The importance of ALT-J going open access
The ALT-J Journal has been renamed to “Research in Learning Technology”, but more importantly, starting in January 2012 the journal will be published under an open access license.Why is this important? ALT-J is quite respected in the field, and the number of high-profile, highly-respected journals in the field that are open access is limited. As high-profile, high-quality journals take the open access route, it is highly likely that more and more researchers will entertain the idea of publishing in venues that embrace openness (and not the type of “openness” that requires researchers to pay to have the ability to disseminate their work).
Scholarly publishing has traditionally been evaluated in terms of perceived journal quality and citation counts. Empirical research has indicated (a) citation advantages for papers published in an open access manner [Hajeem, Harnad, & Gingras, 2005], or (b) no significant differences in terms of citation counts between open access and non-open-access journals [Zawacki-Richter, Anderson, & Tuncay, 2010]. As far as journal quality goes: even though the number of high-quality open access in the field is limited, open access does not necessarily mean low quality. ALT-J’s move into the open access realm demonstrates this, and a number of people even predict that ALT-J will gain a higher status in the field.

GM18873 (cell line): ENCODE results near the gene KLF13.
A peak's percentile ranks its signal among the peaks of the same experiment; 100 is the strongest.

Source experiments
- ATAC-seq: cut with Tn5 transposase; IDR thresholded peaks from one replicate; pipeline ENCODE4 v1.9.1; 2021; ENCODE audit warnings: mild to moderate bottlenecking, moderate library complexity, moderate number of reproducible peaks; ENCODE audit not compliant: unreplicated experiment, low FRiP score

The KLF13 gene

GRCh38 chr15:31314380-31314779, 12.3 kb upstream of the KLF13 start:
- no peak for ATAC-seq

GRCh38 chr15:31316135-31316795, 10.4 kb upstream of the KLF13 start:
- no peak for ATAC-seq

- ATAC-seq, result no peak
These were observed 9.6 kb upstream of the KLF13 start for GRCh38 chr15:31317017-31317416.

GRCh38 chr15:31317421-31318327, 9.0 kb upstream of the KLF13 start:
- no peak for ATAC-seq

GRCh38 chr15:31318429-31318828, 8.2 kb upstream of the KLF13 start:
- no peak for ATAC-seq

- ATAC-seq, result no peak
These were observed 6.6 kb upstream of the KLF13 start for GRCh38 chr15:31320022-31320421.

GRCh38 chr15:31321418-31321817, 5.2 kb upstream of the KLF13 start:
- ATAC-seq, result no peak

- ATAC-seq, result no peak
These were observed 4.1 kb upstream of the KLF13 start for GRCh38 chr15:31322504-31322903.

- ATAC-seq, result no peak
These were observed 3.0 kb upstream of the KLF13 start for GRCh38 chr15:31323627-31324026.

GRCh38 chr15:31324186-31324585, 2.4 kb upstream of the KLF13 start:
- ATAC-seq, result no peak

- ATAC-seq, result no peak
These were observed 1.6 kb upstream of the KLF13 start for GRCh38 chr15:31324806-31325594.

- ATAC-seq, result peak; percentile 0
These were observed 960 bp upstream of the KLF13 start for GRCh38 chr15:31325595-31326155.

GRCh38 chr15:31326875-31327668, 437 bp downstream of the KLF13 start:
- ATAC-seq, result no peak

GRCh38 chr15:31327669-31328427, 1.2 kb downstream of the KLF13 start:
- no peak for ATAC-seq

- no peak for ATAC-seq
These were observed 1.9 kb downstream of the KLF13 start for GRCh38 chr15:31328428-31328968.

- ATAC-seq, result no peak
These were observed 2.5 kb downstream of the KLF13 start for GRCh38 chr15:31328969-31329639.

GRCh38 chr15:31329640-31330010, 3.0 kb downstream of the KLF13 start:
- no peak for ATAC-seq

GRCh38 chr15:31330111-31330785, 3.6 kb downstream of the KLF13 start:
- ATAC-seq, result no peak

Hajjem, C., Harnad, S. and Gingras, Y. (2005) Ten-year cross-disciplinary comparison of the growth of open access and how it increases research citation impact. IEEE Data Engineering Bulletin, 28(4), 39-47.
Zawacki-Richter, O., Anderson, T., & Tuncay, N. (2010). The growing impact of open access distance Education journals: A bibliometric analysis. The Journal Of Distance Education / Revue De L’ÉDucation à Distance, 24(3).
Full disclaimer: I serve on ALT-J’s editorial board.